Furthermore, you must show that you did not have actual knowledge of the item or issue that gave rise to the deficiency at the time you signed the joint return, unless you can prove you were asked to sign the joint tax return under duress.

In this case, the IRS will assign a certain amount of the tax liability to you, and a certain amount to your ex-spouse. You will only be responsible for your portion of the tax debt, along with a portion of the interest and penalties.

Ths IRS will ask you to notify the spouse you filed the married filing joint return(s) with of your relief request and allow that spouse to provide information for consideration regarding your claim.

The application for separation of liability relief must completed via Form 8857 no later than 2 years after the date the IRS first attempted to collect the taxes in question from you.

Equitable Relief
There are many circumstances which may disqualify you from classic Innocent Spouse Relief or the Separation of Liability Relief, but should not keep you from getting the tax relief you deserve. Detailed outline of various equitable relief scenarios.
  • Examples include having had to file separately due to state community property laws, and having had knowledge of your spouse's tax fraud--even if you were afraid to question your spouse about it due to fear of physical abuse. The IRS may grant you Equitable Relief in some of these situations.
  • There is a long list of rules that guide the IRS on whether to grant Equitable Relief. Generally, you may qualify for it if you did not sign the fraudulent joint return with the intention of committing fraud, or if you signed it under duress (for example, if you were an abused spouse). If the IRS grants you Equitable Relief, you may not be held responsible for the unpaid taxes, and you may even get a refund of some of what you have already paid. Under IRS guidelines, there is no time limit on claims of Innocent Spouse Equitable Relief. This means that if you did not request relief for an earlier year due to the old 2-year time limit on claims, you may now make a request. Also, if you did make a claim and it was rejected because of the time limit, you may now make a new request.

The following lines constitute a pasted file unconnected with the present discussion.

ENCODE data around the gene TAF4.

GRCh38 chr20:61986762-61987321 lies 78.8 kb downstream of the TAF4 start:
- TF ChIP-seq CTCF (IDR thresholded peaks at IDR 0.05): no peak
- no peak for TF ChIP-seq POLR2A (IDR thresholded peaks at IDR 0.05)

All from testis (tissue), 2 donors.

• Read Publication 971 for more details on the innocent spouse tax relief.

The IRS will take into account abuse and financial control by the non-requesting spouse in determining whether equitable relief is warranted. You might also be asked to notify the spouse you filed the married filing joint return(s) with of your relief request and allow that spouse to provide information for consideration regarding your claim.

 

If you lived in a community property state - Arizona, California, Idaho, Louisiana, Nevada, New Mexico, Texas, Washington, and Wisconsin - and didn't file your tax return as married filing jointly, you might qualify for relief from the operation of state community property law. Read Publication 971 for more details on this.

Regardless, you must file Form 8857, Request for Innocent Spouse Relief, if you believe you qualify for the relief. Though you can prepare and efile Form 8857 with your 2019 Tax Return on eFile.com, you might need to file your return via mail if you are attaching additional documentation. Instructions on how to complete Form 8857.

Mail your completed Form 8857, Request for Innocent Spouse Relief, to one of the following addresses. If using the U.S. Postal Service: Internal Revenue Service, P.O. Box 120053, Covington, KY 41012. For FEDEX or UPS delivery service: Internal Revenue Service, 7940 Kentucky Drive, Stop 840F, Florence, KY 41042. Fax the form and attachments to the IRS at 855-233-8558. DO NOT mail your Form 8857 to any other IRS address.